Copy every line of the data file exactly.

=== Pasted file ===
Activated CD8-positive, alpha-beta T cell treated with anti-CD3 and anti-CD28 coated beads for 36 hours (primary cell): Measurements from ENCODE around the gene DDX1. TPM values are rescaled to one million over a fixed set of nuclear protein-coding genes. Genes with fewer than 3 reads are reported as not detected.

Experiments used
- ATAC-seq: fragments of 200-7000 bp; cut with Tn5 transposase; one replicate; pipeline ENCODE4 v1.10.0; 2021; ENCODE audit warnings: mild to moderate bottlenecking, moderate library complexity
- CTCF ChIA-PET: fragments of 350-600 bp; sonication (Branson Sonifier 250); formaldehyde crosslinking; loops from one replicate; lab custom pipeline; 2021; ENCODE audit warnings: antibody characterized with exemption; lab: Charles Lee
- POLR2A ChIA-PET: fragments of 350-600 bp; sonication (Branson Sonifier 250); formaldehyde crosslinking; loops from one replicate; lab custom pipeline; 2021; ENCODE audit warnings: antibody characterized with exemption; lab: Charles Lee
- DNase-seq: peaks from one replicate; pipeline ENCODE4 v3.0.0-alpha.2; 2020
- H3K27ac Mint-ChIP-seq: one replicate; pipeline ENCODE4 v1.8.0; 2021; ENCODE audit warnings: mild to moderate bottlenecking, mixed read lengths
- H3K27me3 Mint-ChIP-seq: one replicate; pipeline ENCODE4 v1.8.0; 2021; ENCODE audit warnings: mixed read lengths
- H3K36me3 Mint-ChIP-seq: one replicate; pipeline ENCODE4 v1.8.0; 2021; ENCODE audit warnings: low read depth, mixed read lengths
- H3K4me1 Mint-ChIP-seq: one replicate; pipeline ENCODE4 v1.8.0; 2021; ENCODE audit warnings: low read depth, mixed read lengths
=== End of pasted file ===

Activated CD8-positive, alpha-beta T cell treated with anti-CD3 and anti-CD28 coated beads for 36 hours (primary cell): Measurements from ENCODE around the gene DDX1. TPM values are rescaled to one million over a fixed set of nuclear protein-coding genes. Genes with fewer than 3 reads are reported as not detected.

Experiments used
- ATAC-seq: fragments of 200-7000 bp; cut with Tn5 transposase; one replicate; pipeline ENCODE4 v1.10.0; 2021; ENCODE audit warnings: mild to moderate bottlenecking, moderate library complexity
- CTCF ChIA-PET: fragments of 350-600 bp; sonication (Branson Sonifier 250); formaldehyde crosslinking; loops from one replicate; lab custom pipeline; 2021; ENCODE audit warnings: antibody characterized with exemption; lab: Charles Lee
- POLR2A ChIA-PET: fragments of 350-600 bp; sonication (Branson Sonifier 250); formaldehyde crosslinking; loops from one replicate; lab custom pipeline; 2021; ENCODE audit warnings: antibody characterized with exemption; lab: Charles Lee
- DNase-seq: peaks from one replicate; pipeline ENCODE4 v3.0.0-alpha.2; 2020
- H3K27ac Mint-ChIP-seq: one replicate; pipeline ENCODE4 v1.8.0; 2021; ENCODE audit warnings: mild to moderate bottlenecking, mixed read lengths
- H3K27me3 Mint-ChIP-seq: one replicate; pipeline ENCODE4 v1.8.0; 2021; ENCODE audit warnings: mixed read lengths
- H3K36me3 Mint-ChIP-seq: one replicate; pipeline ENCODE4 v1.8.0; 2021; ENCODE audit warnings: low read depth, mixed read lengths
- H3K4me1 Mint-ChIP-seq: one replicate; pipeline ENCODE4 v1.8.0; 2021; ENCODE audit warnings: low read depth, mixed read lengths